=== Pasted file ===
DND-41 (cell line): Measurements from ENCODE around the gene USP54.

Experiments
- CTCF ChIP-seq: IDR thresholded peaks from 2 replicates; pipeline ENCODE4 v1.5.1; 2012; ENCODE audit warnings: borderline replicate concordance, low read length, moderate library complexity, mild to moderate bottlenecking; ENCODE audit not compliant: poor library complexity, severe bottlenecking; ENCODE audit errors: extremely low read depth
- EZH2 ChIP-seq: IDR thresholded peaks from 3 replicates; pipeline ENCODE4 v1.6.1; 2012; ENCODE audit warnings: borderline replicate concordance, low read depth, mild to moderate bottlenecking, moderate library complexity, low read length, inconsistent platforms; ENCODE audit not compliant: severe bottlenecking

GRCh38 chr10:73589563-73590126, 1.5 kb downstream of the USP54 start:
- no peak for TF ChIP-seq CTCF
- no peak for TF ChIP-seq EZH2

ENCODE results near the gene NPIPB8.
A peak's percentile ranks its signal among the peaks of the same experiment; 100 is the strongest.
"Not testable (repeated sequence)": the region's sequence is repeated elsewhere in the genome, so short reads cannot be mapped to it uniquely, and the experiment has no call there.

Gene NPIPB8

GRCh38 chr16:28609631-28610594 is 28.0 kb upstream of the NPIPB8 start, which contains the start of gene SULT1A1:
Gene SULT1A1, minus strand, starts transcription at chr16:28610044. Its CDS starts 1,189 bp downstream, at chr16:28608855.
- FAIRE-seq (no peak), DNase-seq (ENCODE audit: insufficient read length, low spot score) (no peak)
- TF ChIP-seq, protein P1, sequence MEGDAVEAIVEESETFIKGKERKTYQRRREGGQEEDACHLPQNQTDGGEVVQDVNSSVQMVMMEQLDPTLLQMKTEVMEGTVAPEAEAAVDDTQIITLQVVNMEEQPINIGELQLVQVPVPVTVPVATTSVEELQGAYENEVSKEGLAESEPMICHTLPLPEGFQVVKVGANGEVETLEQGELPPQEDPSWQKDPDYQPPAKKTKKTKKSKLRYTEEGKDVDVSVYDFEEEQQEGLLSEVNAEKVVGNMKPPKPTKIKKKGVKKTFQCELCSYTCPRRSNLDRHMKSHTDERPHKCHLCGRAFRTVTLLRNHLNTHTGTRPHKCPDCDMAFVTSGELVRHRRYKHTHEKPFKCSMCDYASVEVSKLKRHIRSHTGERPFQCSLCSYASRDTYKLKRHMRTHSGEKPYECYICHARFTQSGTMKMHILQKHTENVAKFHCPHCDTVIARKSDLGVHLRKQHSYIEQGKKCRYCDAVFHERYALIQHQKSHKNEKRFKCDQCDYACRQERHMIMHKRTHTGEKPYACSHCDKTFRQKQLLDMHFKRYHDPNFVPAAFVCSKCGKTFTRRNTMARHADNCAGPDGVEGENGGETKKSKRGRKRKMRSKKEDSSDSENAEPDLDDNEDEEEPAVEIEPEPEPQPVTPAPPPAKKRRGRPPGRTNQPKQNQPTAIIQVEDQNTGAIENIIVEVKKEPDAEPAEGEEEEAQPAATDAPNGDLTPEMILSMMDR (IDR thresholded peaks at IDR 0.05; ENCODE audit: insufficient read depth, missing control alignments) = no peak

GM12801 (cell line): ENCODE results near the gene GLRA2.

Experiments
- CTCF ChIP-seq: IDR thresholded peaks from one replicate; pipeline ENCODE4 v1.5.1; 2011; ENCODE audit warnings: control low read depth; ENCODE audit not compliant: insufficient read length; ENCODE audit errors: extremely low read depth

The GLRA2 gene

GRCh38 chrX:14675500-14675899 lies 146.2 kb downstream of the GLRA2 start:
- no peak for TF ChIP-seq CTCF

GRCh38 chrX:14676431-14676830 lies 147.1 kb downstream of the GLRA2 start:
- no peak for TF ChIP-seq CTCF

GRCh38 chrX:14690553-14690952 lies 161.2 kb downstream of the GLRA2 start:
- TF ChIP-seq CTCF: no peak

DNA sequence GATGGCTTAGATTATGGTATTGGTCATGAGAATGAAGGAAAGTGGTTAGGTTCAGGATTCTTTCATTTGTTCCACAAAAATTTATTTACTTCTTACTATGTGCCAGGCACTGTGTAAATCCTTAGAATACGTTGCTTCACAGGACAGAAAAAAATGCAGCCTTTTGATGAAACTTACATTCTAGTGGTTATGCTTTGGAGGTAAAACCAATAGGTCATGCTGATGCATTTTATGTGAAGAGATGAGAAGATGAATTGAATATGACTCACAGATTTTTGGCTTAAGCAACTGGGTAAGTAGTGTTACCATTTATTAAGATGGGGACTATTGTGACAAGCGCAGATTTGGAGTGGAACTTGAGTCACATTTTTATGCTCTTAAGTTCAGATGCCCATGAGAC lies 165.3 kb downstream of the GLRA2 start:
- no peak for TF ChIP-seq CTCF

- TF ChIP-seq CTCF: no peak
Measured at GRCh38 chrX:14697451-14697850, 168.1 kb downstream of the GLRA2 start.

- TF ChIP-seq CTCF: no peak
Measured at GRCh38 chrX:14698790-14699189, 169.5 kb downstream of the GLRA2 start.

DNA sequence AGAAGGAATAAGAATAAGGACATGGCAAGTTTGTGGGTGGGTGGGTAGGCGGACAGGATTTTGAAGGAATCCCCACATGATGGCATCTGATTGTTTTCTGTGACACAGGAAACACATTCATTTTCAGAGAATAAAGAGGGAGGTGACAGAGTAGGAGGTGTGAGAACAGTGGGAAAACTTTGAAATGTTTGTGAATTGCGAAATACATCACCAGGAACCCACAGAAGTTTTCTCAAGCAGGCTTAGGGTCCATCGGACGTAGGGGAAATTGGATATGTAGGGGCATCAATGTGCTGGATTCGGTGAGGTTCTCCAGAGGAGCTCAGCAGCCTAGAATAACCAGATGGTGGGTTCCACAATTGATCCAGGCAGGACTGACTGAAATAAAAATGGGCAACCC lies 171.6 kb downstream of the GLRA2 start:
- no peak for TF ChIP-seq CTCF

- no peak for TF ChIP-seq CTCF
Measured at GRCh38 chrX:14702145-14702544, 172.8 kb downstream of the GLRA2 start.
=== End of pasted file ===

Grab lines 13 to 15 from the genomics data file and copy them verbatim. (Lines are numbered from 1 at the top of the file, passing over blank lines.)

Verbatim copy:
Gene SULT1A1, minus strand, starts transcription at chr16:28610044. Its CDS starts 1,189 bp downstream, at chr16:28608855.
- FAIRE-seq (no peak), DNase-seq (ENCODE audit: insufficient read length, low spot score) (no peak)
- TF ChIP-seq, protein P1, sequence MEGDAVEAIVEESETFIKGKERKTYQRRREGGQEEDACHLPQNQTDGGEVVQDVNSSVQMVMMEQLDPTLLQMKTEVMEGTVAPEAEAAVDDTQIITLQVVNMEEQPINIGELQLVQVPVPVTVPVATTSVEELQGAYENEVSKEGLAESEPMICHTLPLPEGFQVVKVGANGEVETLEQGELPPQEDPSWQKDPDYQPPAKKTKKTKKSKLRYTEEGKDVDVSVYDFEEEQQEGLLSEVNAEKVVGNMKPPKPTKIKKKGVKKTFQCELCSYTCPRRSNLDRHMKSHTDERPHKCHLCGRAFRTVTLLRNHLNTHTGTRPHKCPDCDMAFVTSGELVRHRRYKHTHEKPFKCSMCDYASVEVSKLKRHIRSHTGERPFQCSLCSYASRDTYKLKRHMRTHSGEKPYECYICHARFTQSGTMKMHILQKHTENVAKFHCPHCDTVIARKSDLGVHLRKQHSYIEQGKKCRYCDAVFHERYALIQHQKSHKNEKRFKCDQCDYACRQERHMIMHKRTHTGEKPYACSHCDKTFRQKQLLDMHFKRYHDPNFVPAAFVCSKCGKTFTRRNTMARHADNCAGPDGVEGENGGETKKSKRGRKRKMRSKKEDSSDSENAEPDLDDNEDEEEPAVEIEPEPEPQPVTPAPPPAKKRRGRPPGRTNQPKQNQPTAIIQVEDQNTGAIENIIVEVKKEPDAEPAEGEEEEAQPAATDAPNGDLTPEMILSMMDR (IDR thresholded peaks at IDR 0.05; ENCODE audit: insufficient read depth, missing control alignments) = no peak